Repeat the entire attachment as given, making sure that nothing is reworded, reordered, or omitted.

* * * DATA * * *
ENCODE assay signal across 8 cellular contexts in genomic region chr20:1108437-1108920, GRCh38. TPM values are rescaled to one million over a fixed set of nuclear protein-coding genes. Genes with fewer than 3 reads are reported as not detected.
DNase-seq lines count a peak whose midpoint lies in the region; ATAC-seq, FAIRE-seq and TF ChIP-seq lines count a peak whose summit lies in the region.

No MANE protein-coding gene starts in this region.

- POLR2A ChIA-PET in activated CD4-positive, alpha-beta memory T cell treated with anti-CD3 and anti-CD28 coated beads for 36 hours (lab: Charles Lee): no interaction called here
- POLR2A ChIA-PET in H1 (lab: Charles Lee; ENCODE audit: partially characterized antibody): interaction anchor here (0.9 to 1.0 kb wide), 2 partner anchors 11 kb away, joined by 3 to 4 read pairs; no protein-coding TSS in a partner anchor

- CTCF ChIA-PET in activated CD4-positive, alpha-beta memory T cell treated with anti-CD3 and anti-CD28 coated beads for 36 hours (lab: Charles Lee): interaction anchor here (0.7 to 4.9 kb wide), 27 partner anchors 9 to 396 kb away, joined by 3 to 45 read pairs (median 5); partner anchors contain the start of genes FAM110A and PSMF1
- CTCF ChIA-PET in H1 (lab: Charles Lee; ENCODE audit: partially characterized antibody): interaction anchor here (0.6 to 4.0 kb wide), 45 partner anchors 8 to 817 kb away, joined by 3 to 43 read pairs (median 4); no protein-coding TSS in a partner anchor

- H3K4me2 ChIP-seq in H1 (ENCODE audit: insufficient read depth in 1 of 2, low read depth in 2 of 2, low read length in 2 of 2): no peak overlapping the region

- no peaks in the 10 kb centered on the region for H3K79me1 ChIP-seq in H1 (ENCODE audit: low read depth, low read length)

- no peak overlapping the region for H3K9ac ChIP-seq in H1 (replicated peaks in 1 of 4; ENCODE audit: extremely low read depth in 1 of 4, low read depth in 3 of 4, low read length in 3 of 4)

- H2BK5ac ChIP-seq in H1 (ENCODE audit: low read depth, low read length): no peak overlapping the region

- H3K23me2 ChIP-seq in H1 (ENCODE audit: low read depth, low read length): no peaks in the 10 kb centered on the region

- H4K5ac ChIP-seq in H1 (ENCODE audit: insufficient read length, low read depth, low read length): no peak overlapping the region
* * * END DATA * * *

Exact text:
ENCODE assay signal across 8 cellular contexts in genomic region chr20:1108437-1108920, GRCh38. TPM values are rescaled to one million over a fixed set of nuclear protein-coding genes. Genes with fewer than 3 reads are reported as not detected.
DNase-seq lines count a peak whose midpoint lies in the region; ATAC-seq, FAIRE-seq and TF ChIP-seq lines count a peak whose summit lies in the region.

No MANE protein-coding gene starts in this region.

- POLR2A ChIA-PET in activated CD4-positive, alpha-beta memory T cell treated with anti-CD3 and anti-CD28 coated beads for 36 hours (lab: Charles Lee): no interaction called here
- POLR2A ChIA-PET in H1 (lab: Charles Lee; ENCODE audit: partially characterized antibody): interaction anchor here (0.9 to 1.0 kb wide), 2 partner anchors 11 kb away, joined by 3 to 4 read pairs; no protein-coding TSS in a partner anchor

- CTCF ChIA-PET in activated CD4-positive, alpha-beta memory T cell treated with anti-CD3 and anti-CD28 coated beads for 36 hours (lab: Charles Lee): interaction anchor here (0.7 to 4.9 kb wide), 27 partner anchors 9 to 396 kb away, joined by 3 to 45 read pairs (median 5); partner anchors contain the start of genes FAM110A and PSMF1
- CTCF ChIA-PET in H1 (lab: Charles Lee; ENCODE audit: partially characterized antibody): interaction anchor here (0.6 to 4.0 kb wide), 45 partner anchors 8 to 817 kb away, joined by 3 to 43 read pairs (median 4); no protein-coding TSS in a partner anchor

- H3K4me2 ChIP-seq in H1 (ENCODE audit: insufficient read depth in 1 of 2, low read depth in 2 of 2, low read length in 2 of 2): no peak overlapping the region

- no peaks in the 10 kb centered on the region for H3K79me1 ChIP-seq in H1 (ENCODE audit: low read depth, low read length)

- no peak overlapping the region for H3K9ac ChIP-seq in H1 (replicated peaks in 1 of 4; ENCODE audit: extremely low read depth in 1 of 4, low read depth in 3 of 4, low read length in 3 of 4)

- H2BK5ac ChIP-seq in H1 (ENCODE audit: low read depth, low read length): no peak overlapping the region

- H3K23me2 ChIP-seq in H1 (ENCODE audit: low read depth, low read length): no peaks in the 10 kb centered on the region

- H4K5ac ChIP-seq in H1 (ENCODE audit: insufficient read length, low read depth, low read length): no peak overlapping the region